Students at the University of Pennsylvania Law School will have even more opportunities to advocate for human rights and asylum protection, thanks to a gift from Skadden, Arps, Slate, Meagher & Flom and its partners. The gift honors Robert C. Sheehan, a 1969 graduate of the Law School who recently ended his 15-year tenure as executive partner of the law firm and assumed a new role as the firm’s pro bono partner.
Penn Law is using the $1 million gift to create the Sheehan Asylum/Human Rights Project. The school will recruit a full-time professor to guide students as they work on asylum cases in partnership with local providers of legal services to immigrants.
The Sheehan Project will be part of Penn Law’s three-year-old Transnational Legal Clinic
, where students work with clients across cultures, languages, borders and legal systems on human rights litigation and advocacy. It is one of nine clinics in Penn Law’s Gittis Center for Clinical Legal Education
, which offers sophisticated instruction and legal experience in civil practice, child advocacy, mediation and criminal defense through its clinics and professional externships.
“Bob Sheehan is not only one of the world’s most respected law firm leaders, he is a longtime and influential advocate for human rights,” said Penn Law Dean Michael A. Fitts
. “He has developed an exemplary pro bono program at Skadden that is respected worldwide for its work on criminal appeals, political asylum cases, post-conviction death penalty appeals and other matters. We are honored to receive this gift, which will benefit our students and the clients they represent tremendously.”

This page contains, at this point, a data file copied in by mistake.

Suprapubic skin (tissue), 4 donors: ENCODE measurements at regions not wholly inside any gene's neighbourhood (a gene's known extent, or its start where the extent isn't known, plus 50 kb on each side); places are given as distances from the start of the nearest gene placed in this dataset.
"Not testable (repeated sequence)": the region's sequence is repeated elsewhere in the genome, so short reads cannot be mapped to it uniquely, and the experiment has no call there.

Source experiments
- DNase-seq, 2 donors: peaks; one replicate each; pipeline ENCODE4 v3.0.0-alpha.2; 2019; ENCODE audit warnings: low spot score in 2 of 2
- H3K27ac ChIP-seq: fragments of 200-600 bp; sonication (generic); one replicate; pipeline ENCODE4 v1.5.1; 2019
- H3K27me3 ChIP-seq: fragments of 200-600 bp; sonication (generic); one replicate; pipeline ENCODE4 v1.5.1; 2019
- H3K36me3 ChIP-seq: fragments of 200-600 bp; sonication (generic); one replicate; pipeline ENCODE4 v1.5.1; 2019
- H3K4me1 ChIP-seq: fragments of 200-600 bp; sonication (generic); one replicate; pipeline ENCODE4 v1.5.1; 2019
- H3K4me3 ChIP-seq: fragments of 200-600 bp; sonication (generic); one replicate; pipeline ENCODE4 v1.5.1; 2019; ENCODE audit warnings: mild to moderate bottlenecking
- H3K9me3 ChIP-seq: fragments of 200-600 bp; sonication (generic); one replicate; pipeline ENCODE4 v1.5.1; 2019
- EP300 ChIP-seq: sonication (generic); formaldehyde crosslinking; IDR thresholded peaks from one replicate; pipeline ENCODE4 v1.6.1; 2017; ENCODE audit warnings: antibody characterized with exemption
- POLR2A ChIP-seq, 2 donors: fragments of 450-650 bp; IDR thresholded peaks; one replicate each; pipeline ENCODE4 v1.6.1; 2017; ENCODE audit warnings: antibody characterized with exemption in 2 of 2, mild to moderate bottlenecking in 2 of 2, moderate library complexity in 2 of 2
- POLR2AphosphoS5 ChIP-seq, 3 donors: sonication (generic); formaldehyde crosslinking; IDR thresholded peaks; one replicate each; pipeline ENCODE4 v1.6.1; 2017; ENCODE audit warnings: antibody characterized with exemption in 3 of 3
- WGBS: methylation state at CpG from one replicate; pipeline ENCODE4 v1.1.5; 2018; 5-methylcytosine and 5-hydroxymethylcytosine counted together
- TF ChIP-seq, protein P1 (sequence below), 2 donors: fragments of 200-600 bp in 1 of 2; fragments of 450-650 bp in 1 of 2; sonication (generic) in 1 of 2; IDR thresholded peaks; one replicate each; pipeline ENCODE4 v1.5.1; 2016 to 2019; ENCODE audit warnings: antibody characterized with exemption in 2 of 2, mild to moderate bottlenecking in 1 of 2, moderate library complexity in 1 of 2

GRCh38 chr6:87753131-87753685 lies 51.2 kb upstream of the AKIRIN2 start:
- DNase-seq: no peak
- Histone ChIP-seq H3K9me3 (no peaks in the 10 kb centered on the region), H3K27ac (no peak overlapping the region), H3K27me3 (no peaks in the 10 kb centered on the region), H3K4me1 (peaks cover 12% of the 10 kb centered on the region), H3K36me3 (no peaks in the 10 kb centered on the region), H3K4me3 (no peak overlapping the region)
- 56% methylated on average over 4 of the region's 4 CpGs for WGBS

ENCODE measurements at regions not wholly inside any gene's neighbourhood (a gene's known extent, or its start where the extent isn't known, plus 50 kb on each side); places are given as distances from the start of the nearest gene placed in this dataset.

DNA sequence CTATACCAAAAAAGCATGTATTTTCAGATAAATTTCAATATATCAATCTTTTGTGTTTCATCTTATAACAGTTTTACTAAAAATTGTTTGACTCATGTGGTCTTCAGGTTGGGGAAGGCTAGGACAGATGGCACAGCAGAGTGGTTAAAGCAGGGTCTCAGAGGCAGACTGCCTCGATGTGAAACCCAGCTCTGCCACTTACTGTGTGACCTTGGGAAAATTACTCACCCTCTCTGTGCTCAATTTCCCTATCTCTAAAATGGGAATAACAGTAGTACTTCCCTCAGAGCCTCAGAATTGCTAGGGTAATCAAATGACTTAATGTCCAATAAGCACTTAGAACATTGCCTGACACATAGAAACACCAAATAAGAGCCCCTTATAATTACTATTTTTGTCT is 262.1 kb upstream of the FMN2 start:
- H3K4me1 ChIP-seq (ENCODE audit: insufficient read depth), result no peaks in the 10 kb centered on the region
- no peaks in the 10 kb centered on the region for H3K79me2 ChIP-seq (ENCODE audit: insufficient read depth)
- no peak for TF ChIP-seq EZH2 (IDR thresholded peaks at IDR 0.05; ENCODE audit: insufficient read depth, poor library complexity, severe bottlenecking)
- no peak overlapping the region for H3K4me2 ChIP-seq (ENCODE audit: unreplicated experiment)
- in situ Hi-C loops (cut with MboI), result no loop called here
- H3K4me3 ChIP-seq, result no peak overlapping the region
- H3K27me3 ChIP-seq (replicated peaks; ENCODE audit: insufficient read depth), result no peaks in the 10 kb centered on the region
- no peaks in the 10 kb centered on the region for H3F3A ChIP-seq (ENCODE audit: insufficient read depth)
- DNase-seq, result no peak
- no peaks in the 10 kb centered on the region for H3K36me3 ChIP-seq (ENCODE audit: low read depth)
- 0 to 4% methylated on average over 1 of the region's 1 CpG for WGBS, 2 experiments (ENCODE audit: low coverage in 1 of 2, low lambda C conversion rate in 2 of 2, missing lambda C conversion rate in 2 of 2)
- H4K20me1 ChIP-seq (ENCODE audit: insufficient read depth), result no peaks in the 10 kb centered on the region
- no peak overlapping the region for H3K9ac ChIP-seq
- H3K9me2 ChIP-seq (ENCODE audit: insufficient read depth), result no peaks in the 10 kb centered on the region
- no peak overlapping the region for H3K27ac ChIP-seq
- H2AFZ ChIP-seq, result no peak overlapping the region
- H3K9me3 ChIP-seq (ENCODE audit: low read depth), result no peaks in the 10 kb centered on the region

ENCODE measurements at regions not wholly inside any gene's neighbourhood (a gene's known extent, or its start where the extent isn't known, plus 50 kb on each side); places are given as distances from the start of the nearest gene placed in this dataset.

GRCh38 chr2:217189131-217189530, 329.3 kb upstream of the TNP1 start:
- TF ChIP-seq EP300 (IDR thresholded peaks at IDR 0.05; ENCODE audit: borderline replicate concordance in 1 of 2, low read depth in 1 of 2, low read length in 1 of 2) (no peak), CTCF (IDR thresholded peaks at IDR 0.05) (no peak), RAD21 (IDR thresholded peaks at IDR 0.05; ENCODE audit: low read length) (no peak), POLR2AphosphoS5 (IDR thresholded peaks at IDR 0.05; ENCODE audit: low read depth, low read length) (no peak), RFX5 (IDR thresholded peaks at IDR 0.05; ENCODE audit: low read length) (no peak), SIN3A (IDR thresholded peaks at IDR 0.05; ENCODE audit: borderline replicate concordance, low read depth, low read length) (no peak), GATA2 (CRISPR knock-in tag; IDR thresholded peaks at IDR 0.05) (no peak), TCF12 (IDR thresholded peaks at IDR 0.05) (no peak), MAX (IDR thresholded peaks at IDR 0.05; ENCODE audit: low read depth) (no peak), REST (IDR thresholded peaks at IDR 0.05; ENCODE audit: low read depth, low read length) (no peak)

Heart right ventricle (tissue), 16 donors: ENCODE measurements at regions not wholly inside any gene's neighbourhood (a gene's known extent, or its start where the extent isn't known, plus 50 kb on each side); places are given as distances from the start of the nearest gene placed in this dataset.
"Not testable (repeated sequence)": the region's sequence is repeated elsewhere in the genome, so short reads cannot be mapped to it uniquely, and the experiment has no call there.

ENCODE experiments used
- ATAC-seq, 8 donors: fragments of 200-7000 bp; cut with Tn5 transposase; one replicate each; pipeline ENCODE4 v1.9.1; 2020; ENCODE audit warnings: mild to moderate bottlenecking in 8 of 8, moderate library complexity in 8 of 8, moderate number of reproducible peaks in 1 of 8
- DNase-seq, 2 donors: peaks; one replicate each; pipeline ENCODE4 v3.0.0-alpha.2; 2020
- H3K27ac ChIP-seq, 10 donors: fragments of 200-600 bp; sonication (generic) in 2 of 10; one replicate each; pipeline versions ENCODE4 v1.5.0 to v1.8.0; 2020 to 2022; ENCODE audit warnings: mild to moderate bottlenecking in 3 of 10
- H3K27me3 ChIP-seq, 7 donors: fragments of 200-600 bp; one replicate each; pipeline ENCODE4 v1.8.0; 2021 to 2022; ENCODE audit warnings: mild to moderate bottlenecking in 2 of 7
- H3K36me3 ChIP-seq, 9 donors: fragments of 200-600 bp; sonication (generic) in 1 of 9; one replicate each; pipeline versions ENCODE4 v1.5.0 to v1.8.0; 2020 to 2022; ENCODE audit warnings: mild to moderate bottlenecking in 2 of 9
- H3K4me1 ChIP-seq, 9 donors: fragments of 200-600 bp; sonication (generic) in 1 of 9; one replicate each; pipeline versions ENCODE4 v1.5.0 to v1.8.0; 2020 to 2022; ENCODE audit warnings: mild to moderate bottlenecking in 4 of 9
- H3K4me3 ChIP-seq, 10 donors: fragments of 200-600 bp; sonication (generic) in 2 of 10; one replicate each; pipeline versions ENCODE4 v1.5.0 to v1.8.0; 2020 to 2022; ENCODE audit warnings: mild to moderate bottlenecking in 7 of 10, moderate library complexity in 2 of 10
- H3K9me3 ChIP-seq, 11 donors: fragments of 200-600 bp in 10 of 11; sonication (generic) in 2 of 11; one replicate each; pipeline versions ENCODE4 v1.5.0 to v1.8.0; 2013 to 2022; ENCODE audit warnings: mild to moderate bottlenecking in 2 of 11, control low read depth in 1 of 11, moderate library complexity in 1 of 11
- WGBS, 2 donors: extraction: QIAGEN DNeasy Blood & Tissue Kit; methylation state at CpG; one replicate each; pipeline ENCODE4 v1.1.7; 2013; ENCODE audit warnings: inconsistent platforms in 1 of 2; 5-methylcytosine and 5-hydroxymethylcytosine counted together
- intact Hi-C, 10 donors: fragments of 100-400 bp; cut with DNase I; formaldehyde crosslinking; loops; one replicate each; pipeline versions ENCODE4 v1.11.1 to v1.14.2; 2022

Sheehan, who was executive partner from 1994 to April 2009 and previously founded Skadden's Financial Institutions Mergers & Acquisitions Group, oversaw the firm’s global expansion and spearheaded community service initiatives, including pro bono work. From 2001 to 2008, the average number of pro bono hours for Skadden attorneys nearly doubled, and the percentage of lawyers who contribute at least 20 hours a week increased from 38 percent to 65 percent. The firm also launched, and continues to support, the Skadden Fellowship Foundation, which provides two-year fellowships to at least 25 very talented young lawyers every year so they may pursue careers in public interest law. With the 2009 class announced earlier this year, the foundation has supported 564 fellows over the past 21 years, and more than 90 percent of them have pursued careers in public interest career after their fellowship tenures. In 2008, Skadden, Arps and The City College of New York created the Skadden, Arps Honors Program to increase diversity in law schools and the legal profession.
“People from many parts of the world suffer in unimaginable ways simply because of their political and religious affiliations,” said Sheehan. “Guiding them through the U.S. legal system so they can escape persecution is one of the most valuable services we as lawyers can provide. I am grateful to Skadden and Penn Law for establishing the asylum/human rights project to help future generations of lawyers pursue opportunities in this area of public interest law.”
Earlier this year, Sheehan received the Pro Bono Institute’s Laurie D. Zelon Award from U.S. Supreme Court Justice Ruth Bader Ginsburg in recognition of his exemplary pro bono service. In 2008, he was the recipient of the St. Thomas More Award from the Lawyers Committee of the Inner-City Scholarship Fund in New York City for his leadership and service to the legal profession. In addition, Sheehan received the Legal Aid Society’s 2005 Servant of Justice Award for his many significant contributions to pro bono causes.